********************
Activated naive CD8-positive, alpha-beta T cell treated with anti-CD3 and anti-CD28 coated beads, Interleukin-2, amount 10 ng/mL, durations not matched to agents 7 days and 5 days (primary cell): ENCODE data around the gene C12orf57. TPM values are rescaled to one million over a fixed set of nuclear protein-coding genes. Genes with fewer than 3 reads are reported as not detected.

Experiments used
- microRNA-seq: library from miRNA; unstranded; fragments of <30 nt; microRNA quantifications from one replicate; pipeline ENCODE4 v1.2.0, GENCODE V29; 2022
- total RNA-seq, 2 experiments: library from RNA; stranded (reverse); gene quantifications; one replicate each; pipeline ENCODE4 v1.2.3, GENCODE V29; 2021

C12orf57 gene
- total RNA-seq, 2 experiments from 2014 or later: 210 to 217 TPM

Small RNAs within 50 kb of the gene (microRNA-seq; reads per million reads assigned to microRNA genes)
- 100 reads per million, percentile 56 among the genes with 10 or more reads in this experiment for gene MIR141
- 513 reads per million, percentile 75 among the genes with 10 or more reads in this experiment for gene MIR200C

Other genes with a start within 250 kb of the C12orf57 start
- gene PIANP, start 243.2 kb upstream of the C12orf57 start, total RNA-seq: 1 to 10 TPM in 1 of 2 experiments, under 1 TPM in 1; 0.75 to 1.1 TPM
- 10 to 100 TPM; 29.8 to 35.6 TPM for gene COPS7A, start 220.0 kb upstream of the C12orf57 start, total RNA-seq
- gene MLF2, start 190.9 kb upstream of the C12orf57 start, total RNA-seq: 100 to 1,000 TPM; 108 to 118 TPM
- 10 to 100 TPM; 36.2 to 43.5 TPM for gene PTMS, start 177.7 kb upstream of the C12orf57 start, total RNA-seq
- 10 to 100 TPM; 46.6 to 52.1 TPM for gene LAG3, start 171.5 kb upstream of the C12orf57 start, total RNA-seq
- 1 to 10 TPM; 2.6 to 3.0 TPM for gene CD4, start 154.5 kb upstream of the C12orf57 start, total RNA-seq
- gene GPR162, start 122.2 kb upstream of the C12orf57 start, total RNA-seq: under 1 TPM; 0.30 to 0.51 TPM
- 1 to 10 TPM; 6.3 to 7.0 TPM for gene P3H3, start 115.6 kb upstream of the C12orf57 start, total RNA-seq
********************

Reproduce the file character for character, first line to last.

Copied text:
Activated naive CD8-positive, alpha-beta T cell treated with anti-CD3 and anti-CD28 coated beads, Interleukin-2, amount 10 ng/mL, durations not matched to agents 7 days and 5 days (primary cell): ENCODE data around the gene C12orf57. TPM values are rescaled to one million over a fixed set of nuclear protein-coding genes. Genes with fewer than 3 reads are reported as not detected.

Experiments used
- microRNA-seq: library from miRNA; unstranded; fragments of <30 nt; microRNA quantifications from one replicate; pipeline ENCODE4 v1.2.0, GENCODE V29; 2022
- total RNA-seq, 2 experiments: library from RNA; stranded (reverse); gene quantifications; one replicate each; pipeline ENCODE4 v1.2.3, GENCODE V29; 2021

C12orf57 gene
- total RNA-seq, 2 experiments from 2014 or later: 210 to 217 TPM

Small RNAs within 50 kb of the gene (microRNA-seq; reads per million reads assigned to microRNA genes)
- 100 reads per million, percentile 56 among the genes with 10 or more reads in this experiment for gene MIR141
- 513 reads per million, percentile 75 among the genes with 10 or more reads in this experiment for gene MIR200C

Other genes with a start within 250 kb of the C12orf57 start
- gene PIANP, start 243.2 kb upstream of the C12orf57 start, total RNA-seq: 1 to 10 TPM in 1 of 2 experiments, under 1 TPM in 1; 0.75 to 1.1 TPM
- 10 to 100 TPM; 29.8 to 35.6 TPM for gene COPS7A, start 220.0 kb upstream of the C12orf57 start, total RNA-seq
- gene MLF2, start 190.9 kb upstream of the C12orf57 start, total RNA-seq: 100 to 1,000 TPM; 108 to 118 TPM
- 10 to 100 TPM; 36.2 to 43.5 TPM for gene PTMS, start 177.7 kb upstream of the C12orf57 start, total RNA-seq
- 10 to 100 TPM; 46.6 to 52.1 TPM for gene LAG3, start 171.5 kb upstream of the C12orf57 start, total RNA-seq
- 1 to 10 TPM; 2.6 to 3.0 TPM for gene CD4, start 154.5 kb upstream of the C12orf57 start, total RNA-seq
- gene GPR162, start 122.2 kb upstream of the C12orf57 start, total RNA-seq: under 1 TPM; 0.30 to 0.51 TPM
- 1 to 10 TPM; 6.3 to 7.0 TPM for gene P3H3, start 115.6 kb upstream of the C12orf57 start, total RNA-seq